Jody had a husband. We didn’t know much about him or the situation (maybe it was arranged, she was paid to marry him) but we knew he did help her financially recently when she was being evicted. Jody often found ways to get what she needed, however unconventional. And he, Jordan is his name, a sweet smart man from Tanzania, Africa, a college student, reached out to us and came to meet us and be with us following her death. He was kind and generous to our family at this time. Gave money to Jody’s son Ethan’s fund. We thank him for the ways he helped Jody. He is a part of her story, no matter the circumstance, and played a role in helping and supporting Jody.

And to all of the friends and family in her life that were there for her in many ways – we thank you. And don’t you feel bad if your relationship with her had to be severed or you needed to have boundaries…that is what happens with addiction. We all did everything we could to help her. No one here need sit with any regret. Instead, fill yourself with the goal to act towards others with love, compassion and kindness no matter what.

Today we have arrived and our worst nightmare is true, that she died from an overdose…but, it would have caused us greater pain if she were alone as she transitioned from this life. She was with a friend, Derek, and they spent the day together. My mom called Jody in the afternoon and he answered her phone. Jody was in the background babbling and bubbly, bouncing off the walls and sounded happy. We have come to find she also used Meth before her overdose, and had been up for days with her friend Patrick. That day, Sunday, she was with a kindred spirit –he understood her suffering and was struggling with the same things himself. Derrick told me, they shared that they had complete mutual infatuation and need for being needed and wanted. To fill the big sickening hole they both possessed, created by drug addiction and horrible past relationships…lost adrift…but that day they felt lucky to have found one another and promised to be there for each other and band together and do better for one another…it was a wonderful day for them….but, they did use heroin, for her layered upon Meth (no sleep, not eating, not drinking water)…and fell asleep high, cuddling, feeling hope, seeing a brighter future….but, Jody didn’t awake...she slipped away, her breathing slowed to nothing….floating into unconsciousness...below the surface of life, wrapped in a warm opiate if underwater, weightless….pulled down to the bottom of the lake, laid on the sand of death, way beneath the depths of life above...resting heavy, & she knew it was her time to leave this human realm...I imagine she was lifted up above the surface, above this earth, into complete love, peace & light…...……..and when he awoke, her head in his lap, just before 11pm and realized she wasn’t breathing he tried to revive her, gave her Narcan, called 9-1-1 and was there, distraught, until the very end….Paramedics worked on trying to revive her for nearly an hour before she was pronounced dead. Our family is grateful that she was not alone, that she felt love and connection with another person, and that she died in the arms of someone she felt safe with.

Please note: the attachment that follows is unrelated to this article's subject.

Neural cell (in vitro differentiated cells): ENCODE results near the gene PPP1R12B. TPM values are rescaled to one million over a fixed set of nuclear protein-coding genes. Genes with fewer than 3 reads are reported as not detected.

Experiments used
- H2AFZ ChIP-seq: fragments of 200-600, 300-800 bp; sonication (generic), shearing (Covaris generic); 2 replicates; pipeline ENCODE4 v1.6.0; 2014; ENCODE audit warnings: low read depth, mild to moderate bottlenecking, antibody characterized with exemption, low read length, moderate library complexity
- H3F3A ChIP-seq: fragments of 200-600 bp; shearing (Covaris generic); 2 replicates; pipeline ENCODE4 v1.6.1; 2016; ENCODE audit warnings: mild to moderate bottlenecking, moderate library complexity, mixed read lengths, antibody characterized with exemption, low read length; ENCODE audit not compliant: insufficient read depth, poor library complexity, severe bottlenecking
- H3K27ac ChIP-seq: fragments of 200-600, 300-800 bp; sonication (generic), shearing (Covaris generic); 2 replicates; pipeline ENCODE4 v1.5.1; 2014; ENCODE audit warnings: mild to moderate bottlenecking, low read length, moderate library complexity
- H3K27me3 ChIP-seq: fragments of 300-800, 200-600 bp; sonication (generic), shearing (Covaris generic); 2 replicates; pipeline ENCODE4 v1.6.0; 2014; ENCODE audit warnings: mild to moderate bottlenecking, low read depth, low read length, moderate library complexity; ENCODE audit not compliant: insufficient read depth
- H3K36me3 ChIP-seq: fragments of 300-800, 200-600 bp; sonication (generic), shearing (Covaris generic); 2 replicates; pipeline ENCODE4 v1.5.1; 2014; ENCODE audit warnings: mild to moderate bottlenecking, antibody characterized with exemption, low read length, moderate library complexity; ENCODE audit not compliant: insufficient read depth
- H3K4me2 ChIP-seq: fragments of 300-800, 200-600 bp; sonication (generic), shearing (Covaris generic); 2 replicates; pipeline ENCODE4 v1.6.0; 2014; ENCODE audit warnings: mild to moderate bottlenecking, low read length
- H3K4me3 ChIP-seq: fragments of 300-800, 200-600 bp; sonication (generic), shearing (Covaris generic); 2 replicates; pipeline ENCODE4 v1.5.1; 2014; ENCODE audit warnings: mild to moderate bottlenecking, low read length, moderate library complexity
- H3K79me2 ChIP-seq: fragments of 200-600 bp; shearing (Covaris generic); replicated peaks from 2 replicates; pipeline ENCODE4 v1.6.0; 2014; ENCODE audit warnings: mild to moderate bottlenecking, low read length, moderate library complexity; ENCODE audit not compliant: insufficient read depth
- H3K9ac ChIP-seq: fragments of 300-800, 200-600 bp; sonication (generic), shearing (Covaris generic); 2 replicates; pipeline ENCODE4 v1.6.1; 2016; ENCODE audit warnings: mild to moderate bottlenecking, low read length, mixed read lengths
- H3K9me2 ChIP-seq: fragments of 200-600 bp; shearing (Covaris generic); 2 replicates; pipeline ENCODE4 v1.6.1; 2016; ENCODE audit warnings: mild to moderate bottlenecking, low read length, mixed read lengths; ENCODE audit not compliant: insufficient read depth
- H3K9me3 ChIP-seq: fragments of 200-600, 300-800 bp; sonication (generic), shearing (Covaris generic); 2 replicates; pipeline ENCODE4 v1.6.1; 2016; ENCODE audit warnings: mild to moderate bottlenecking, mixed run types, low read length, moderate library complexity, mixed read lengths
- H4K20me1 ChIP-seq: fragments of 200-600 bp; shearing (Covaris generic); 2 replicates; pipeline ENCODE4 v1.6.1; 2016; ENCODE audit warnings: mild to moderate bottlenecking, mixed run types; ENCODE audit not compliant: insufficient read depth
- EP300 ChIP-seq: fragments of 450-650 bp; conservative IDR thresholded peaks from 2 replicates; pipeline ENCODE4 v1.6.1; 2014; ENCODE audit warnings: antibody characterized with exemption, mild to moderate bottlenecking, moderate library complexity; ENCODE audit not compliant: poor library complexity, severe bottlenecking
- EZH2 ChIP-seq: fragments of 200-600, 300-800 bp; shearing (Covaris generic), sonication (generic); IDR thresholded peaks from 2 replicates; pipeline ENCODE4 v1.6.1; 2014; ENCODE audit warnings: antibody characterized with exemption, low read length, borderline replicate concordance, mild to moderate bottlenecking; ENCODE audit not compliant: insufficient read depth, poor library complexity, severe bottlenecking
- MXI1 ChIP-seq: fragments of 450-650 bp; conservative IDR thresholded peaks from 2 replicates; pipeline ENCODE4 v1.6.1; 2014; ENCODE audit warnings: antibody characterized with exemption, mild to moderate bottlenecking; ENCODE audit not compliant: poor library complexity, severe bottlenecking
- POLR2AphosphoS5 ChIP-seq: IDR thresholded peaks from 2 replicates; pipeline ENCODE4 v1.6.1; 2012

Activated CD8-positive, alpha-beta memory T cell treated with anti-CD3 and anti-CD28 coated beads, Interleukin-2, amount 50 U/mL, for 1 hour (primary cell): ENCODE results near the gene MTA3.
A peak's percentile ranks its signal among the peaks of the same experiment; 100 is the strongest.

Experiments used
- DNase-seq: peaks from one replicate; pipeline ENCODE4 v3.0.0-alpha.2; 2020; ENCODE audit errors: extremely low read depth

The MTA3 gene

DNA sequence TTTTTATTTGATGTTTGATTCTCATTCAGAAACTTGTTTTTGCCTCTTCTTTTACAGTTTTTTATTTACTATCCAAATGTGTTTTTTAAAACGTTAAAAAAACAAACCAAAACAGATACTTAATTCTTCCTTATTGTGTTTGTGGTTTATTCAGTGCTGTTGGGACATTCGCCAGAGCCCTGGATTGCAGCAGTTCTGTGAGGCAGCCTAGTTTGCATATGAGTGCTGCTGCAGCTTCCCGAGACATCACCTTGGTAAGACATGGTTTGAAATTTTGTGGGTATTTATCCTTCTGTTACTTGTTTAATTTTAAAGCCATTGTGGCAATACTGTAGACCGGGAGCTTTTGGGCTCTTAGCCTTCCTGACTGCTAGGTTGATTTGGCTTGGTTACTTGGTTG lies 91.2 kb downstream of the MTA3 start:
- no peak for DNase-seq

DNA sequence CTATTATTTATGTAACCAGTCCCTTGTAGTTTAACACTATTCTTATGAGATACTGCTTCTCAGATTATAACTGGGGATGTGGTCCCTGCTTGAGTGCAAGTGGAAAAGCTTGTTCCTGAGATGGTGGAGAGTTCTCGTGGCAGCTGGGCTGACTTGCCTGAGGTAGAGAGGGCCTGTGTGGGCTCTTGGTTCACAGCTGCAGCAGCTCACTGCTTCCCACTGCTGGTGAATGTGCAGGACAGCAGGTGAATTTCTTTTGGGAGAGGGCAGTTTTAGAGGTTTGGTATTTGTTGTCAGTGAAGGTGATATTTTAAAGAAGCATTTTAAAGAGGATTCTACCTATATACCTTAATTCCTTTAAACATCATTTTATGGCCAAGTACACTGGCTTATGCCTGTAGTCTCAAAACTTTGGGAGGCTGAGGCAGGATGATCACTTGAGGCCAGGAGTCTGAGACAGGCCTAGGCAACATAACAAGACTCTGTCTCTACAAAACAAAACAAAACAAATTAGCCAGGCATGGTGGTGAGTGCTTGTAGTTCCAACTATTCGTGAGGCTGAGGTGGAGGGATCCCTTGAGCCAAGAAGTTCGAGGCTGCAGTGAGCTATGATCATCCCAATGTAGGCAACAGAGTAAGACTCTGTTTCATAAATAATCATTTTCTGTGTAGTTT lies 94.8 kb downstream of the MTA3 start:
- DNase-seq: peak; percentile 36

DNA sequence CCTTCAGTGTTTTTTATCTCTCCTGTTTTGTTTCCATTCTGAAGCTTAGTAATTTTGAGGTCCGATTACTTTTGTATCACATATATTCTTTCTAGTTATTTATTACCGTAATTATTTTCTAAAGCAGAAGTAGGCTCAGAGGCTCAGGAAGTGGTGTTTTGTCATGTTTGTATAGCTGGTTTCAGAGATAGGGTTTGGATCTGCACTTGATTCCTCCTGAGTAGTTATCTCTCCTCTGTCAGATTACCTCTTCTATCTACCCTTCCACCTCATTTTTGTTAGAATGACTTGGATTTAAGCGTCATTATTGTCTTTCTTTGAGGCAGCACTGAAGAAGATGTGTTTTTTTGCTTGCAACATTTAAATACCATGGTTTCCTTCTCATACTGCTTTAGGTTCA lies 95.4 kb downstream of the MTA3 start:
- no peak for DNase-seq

But of course, this is not the whole story of her life….she will always be remembered for her huge and caring heart. She accepted and loved everyone with open arms. Even in her darkest moments she would remember important details about others or have a special gift for the kids in her life. She gave my daughter Stella many things including a coach bag and sunglasses, make-up, and Victoria’s Secret Pink clothes. I see Jody’s light & spunk in my little girl Stella.

In the memorial flyer O’Donohue’s second stanza urges us….

…May we learn from you (Jody):
To enter each day with a generous heart.
To serve the call of courage and love